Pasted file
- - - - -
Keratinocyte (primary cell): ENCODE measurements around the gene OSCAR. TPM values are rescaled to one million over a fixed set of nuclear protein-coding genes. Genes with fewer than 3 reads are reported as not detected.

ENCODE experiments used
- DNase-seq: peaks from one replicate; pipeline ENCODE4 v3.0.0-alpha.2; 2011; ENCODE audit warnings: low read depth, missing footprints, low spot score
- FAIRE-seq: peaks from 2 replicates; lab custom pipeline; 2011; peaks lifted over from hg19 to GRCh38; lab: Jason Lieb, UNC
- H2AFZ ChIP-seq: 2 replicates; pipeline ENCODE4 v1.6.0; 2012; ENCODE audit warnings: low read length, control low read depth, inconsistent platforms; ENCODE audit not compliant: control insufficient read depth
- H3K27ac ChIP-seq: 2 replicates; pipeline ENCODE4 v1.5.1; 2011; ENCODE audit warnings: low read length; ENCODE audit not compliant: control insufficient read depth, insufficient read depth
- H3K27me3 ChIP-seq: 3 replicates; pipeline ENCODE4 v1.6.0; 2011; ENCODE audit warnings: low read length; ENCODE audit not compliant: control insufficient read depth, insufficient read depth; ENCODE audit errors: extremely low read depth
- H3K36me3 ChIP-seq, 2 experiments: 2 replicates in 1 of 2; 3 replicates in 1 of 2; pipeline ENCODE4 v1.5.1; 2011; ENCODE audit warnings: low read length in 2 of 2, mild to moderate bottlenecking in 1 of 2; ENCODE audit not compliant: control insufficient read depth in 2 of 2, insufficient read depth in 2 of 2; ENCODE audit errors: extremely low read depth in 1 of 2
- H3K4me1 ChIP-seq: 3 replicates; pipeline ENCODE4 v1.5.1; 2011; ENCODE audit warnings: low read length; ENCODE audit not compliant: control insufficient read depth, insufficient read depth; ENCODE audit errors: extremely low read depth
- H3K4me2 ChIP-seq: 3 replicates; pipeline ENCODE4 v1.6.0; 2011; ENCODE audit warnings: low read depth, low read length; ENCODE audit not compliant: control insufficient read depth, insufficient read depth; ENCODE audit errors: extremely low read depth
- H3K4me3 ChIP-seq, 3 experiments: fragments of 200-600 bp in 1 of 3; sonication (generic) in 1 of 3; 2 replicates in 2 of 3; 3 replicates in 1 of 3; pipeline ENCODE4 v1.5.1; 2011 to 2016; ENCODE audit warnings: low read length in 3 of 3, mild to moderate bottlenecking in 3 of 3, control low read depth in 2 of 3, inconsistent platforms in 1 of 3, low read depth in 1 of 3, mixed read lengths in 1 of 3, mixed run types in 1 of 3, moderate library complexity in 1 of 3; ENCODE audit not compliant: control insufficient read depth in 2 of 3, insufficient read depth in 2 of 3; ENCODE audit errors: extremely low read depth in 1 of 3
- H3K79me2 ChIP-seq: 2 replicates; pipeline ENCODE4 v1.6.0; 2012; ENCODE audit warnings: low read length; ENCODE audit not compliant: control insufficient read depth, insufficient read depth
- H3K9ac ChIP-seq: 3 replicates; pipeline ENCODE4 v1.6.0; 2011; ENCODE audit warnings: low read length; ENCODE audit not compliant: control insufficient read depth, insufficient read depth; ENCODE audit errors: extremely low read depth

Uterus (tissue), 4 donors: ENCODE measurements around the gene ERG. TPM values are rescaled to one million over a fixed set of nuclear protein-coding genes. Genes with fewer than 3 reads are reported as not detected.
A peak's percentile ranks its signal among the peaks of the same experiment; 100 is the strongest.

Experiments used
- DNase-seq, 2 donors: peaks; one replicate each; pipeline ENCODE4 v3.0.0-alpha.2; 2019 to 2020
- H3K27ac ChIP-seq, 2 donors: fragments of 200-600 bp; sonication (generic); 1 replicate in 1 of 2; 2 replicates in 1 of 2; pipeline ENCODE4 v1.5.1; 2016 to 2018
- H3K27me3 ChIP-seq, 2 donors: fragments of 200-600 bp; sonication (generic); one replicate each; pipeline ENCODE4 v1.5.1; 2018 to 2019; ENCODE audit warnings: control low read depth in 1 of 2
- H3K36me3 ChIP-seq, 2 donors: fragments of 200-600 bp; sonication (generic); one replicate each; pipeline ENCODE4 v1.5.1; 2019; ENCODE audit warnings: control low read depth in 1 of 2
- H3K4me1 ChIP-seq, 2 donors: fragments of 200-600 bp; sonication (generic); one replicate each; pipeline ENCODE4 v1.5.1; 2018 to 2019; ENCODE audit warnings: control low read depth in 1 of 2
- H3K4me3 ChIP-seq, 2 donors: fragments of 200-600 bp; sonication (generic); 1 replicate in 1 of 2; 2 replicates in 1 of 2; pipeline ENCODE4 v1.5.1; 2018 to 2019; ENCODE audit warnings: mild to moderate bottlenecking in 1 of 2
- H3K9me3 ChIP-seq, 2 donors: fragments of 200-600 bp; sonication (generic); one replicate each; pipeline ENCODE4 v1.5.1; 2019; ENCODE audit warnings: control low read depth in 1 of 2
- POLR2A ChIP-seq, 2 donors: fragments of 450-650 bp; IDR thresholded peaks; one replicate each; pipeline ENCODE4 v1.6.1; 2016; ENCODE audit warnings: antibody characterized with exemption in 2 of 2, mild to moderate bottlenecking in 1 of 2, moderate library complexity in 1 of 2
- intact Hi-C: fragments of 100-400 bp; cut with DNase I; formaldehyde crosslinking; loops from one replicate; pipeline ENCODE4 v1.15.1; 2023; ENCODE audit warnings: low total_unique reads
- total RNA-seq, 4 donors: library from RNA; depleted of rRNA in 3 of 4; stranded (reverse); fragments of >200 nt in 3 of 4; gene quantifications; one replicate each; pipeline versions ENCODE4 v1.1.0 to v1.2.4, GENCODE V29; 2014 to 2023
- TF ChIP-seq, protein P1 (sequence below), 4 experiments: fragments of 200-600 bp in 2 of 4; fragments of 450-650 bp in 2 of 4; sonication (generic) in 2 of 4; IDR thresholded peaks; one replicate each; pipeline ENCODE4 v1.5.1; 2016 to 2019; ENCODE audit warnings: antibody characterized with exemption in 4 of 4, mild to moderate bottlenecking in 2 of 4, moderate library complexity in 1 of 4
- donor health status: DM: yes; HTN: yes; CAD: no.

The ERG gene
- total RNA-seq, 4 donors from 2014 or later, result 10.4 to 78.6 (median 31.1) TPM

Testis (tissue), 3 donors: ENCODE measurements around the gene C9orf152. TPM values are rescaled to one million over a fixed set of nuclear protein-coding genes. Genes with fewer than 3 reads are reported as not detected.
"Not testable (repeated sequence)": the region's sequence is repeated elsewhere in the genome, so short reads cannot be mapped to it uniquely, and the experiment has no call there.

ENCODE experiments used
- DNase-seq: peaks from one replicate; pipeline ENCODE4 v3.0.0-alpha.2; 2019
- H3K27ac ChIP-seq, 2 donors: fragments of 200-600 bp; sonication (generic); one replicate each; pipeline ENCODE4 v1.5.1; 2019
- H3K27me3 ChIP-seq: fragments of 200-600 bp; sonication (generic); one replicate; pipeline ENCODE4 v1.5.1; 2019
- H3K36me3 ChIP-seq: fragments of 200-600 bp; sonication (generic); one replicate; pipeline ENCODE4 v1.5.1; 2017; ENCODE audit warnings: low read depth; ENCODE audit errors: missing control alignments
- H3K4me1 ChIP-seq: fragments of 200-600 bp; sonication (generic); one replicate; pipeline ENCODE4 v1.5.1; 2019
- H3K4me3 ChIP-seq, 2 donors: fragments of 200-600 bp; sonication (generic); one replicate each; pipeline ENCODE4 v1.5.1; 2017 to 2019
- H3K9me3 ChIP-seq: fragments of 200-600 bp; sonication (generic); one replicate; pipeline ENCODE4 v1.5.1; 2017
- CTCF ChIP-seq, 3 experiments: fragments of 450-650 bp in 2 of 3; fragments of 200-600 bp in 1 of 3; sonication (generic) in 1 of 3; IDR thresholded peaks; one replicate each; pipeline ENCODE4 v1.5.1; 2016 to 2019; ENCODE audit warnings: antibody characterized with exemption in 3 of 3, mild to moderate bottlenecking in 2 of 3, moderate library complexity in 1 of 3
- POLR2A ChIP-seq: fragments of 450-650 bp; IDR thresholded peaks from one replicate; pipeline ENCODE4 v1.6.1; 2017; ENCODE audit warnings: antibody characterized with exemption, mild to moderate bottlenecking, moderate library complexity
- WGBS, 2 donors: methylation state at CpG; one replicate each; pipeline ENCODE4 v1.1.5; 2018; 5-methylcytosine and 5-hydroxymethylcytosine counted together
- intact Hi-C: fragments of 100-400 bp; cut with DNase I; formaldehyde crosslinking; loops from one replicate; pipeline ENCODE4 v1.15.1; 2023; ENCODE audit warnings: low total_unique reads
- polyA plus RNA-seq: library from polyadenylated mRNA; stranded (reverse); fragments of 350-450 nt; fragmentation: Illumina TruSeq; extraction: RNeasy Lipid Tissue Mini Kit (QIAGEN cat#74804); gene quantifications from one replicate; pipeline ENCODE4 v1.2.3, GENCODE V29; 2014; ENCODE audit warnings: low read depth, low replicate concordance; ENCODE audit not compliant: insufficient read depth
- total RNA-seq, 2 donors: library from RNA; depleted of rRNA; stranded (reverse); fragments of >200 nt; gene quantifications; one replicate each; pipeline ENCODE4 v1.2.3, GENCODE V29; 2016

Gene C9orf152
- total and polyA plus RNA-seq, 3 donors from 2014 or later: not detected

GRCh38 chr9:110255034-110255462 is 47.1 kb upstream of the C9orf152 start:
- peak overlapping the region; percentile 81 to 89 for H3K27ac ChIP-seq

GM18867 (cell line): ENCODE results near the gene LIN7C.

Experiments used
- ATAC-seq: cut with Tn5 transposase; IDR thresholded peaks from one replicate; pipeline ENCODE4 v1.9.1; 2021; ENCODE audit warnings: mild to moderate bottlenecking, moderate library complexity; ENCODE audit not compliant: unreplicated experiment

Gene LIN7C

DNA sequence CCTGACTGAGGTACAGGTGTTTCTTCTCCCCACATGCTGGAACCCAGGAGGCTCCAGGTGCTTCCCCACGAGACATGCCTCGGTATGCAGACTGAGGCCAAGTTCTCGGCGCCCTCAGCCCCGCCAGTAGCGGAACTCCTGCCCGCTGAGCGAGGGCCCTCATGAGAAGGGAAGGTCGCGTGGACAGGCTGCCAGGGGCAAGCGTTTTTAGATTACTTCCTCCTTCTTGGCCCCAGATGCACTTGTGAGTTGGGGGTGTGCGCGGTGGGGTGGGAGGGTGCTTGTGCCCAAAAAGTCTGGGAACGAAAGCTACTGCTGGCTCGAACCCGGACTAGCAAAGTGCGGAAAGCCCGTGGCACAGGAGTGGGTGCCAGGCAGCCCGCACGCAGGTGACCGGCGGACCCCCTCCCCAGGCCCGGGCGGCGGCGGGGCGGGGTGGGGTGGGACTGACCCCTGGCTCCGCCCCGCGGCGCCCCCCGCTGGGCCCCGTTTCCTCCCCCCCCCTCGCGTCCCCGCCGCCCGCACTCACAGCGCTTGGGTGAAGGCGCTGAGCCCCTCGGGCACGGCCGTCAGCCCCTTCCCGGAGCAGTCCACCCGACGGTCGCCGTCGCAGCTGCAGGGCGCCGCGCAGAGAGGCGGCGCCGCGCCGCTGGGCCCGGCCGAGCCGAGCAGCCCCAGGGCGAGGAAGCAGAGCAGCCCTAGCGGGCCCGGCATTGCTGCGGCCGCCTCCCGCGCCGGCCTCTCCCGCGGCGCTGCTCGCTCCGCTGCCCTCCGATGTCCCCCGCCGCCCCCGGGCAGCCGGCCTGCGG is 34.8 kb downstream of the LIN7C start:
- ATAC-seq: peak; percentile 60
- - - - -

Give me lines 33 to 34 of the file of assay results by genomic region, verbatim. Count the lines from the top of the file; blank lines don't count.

ENCODE experiments used
- DNase-seq: peaks from one replicate; pipeline ENCODE4 v3.0.0-alpha.2; 2019